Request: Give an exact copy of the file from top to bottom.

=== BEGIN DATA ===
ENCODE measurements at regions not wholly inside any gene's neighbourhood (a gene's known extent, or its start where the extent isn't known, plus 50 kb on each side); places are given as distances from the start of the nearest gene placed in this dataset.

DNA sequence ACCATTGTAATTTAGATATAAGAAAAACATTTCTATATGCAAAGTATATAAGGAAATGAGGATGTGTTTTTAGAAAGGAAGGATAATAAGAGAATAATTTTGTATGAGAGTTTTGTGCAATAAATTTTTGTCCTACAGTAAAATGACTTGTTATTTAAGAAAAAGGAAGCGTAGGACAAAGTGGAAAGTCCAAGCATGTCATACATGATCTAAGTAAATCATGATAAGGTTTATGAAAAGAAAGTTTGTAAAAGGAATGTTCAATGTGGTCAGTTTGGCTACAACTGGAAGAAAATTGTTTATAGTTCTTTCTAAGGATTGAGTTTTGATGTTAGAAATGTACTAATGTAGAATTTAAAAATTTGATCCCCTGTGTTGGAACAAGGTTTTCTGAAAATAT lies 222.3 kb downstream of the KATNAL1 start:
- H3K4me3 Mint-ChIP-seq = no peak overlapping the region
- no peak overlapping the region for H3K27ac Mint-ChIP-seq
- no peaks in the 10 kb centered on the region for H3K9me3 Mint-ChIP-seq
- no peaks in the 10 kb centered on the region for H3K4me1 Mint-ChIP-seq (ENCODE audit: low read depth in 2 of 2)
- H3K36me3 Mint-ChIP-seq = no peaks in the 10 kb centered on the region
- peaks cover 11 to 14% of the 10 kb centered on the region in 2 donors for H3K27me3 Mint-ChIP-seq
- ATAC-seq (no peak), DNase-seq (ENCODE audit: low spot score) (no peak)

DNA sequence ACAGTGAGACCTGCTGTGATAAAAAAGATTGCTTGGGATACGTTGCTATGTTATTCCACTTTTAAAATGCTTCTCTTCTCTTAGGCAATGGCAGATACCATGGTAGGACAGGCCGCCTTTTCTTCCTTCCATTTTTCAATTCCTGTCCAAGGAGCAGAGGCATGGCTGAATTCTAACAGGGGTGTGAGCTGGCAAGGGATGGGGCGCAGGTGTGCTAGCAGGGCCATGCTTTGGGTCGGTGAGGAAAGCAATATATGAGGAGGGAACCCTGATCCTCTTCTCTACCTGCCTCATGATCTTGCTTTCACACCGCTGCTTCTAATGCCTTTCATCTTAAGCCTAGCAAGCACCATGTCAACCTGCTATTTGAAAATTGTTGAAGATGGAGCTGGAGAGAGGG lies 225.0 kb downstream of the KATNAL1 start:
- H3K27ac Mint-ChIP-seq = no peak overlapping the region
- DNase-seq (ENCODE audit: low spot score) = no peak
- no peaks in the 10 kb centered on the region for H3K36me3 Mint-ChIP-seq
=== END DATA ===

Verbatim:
ENCODE measurements at regions not wholly inside any gene's neighbourhood (a gene's known extent, or its start where the extent isn't known, plus 50 kb on each side); places are given as distances from the start of the nearest gene placed in this dataset.

DNA sequence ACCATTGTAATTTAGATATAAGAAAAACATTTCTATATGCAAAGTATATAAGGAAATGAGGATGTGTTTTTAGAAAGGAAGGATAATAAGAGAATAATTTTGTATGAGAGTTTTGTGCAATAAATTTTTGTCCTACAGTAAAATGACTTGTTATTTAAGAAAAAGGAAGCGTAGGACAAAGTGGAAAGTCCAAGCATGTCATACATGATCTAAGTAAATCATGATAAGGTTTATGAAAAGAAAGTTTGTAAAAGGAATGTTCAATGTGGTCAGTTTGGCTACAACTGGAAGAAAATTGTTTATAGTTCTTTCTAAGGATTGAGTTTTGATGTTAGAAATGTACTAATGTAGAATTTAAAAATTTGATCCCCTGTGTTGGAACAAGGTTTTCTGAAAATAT lies 222.3 kb downstream of the KATNAL1 start:
- H3K4me3 Mint-ChIP-seq = no peak overlapping the region
- no peak overlapping the region for H3K27ac Mint-ChIP-seq
- no peaks in the 10 kb centered on the region for H3K9me3 Mint-ChIP-seq
- no peaks in the 10 kb centered on the region for H3K4me1 Mint-ChIP-seq (ENCODE audit: low read depth in 2 of 2)
- H3K36me3 Mint-ChIP-seq = no peaks in the 10 kb centered on the region
- peaks cover 11 to 14% of the 10 kb centered on the region in 2 donors for H3K27me3 Mint-ChIP-seq
- ATAC-seq (no peak), DNase-seq (ENCODE audit: low spot score) (no peak)

DNA sequence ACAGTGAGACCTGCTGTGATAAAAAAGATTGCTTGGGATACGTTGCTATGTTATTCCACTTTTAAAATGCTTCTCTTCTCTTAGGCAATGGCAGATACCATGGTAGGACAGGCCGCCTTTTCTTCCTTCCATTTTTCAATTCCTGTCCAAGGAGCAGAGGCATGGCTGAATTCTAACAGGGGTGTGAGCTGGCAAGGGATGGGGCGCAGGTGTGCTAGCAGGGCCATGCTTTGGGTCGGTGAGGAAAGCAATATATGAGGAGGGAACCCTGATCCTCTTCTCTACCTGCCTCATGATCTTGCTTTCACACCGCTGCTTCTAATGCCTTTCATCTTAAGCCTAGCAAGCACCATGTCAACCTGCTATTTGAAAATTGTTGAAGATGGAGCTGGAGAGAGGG lies 225.0 kb downstream of the KATNAL1 start:
- H3K27ac Mint-ChIP-seq = no peak overlapping the region
- DNase-seq (ENCODE audit: low spot score) = no peak
- no peaks in the 10 kb centered on the region for H3K36me3 Mint-ChIP-seq